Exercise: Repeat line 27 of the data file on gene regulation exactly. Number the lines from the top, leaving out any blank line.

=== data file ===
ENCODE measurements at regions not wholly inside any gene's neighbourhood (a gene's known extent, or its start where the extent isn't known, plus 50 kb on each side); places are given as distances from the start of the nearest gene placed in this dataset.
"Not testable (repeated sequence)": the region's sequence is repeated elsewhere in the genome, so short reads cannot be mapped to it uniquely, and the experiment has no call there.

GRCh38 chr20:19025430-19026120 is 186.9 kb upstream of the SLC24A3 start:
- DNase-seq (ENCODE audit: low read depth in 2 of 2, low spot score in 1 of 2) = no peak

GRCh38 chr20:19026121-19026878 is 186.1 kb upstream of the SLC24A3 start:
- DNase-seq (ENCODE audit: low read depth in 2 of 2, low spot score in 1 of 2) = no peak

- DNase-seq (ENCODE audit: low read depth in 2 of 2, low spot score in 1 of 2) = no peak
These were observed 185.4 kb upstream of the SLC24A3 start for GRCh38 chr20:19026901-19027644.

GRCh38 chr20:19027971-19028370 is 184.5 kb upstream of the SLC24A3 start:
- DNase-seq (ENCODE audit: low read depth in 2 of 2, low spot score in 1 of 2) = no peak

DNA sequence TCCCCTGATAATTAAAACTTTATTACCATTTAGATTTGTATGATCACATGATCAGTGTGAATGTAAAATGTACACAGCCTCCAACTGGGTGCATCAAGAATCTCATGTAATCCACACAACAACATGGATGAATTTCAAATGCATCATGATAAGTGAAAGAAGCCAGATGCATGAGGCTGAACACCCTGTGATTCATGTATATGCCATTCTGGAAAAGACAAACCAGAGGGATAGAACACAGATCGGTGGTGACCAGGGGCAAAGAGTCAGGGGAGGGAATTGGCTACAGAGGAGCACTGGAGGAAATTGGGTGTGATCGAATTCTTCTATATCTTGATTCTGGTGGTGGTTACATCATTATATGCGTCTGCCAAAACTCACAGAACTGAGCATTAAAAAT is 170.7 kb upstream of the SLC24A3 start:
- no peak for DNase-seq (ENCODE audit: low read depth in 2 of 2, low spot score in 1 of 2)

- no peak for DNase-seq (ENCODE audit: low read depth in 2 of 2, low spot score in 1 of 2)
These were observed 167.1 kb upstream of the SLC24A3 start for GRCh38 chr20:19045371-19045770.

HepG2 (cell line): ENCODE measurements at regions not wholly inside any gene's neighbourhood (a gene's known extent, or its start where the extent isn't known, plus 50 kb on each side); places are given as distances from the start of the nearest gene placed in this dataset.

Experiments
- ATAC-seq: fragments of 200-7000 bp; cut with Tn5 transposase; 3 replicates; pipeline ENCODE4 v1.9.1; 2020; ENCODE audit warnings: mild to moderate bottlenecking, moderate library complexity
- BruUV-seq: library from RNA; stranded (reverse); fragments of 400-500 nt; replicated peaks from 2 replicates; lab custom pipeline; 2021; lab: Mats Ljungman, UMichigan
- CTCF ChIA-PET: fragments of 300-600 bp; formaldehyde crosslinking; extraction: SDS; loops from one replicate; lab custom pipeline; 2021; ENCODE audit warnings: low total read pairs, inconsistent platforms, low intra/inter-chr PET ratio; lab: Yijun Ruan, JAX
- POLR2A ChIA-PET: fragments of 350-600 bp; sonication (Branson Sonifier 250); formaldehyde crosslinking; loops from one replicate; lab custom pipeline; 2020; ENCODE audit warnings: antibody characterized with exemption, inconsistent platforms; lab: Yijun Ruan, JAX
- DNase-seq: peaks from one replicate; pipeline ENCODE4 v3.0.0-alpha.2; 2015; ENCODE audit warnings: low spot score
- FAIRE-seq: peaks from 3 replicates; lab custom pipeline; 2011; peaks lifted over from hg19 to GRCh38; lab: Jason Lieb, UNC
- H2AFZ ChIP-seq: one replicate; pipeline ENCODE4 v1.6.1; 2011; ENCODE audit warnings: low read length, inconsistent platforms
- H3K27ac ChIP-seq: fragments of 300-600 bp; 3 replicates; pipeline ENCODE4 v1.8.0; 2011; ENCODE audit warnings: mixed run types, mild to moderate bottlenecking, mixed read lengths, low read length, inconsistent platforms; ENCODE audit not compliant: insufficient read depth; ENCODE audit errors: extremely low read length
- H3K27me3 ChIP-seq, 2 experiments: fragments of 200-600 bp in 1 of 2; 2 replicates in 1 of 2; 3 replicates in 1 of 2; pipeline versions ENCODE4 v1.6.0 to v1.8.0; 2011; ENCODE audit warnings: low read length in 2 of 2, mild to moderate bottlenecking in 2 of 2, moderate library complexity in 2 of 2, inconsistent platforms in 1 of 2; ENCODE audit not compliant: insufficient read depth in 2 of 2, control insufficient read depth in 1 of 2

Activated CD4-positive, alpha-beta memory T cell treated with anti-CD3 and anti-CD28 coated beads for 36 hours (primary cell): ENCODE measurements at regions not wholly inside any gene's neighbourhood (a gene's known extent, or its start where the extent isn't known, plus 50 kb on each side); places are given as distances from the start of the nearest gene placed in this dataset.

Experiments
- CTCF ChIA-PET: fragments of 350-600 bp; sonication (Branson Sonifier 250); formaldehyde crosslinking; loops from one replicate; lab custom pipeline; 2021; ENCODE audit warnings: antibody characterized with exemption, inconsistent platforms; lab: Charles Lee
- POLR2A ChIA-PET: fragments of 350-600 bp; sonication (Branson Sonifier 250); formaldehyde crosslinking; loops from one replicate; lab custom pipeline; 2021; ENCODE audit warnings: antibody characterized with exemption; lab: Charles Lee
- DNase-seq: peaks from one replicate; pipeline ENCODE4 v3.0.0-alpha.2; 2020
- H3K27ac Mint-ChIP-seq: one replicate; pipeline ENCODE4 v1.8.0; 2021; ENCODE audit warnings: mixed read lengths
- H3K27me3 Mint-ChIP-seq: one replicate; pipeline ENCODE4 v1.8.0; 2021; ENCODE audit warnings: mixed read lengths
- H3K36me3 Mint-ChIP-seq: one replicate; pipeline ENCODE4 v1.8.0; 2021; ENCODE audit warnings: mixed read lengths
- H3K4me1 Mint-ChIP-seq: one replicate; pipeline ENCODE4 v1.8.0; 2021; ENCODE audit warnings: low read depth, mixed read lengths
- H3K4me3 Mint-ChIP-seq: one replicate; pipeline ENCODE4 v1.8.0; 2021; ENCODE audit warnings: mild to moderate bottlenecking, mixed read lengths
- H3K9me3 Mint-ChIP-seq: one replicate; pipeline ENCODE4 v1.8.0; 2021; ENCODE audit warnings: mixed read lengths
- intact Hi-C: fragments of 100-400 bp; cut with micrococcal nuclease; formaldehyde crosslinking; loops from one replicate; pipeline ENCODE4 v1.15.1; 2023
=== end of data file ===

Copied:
Experiments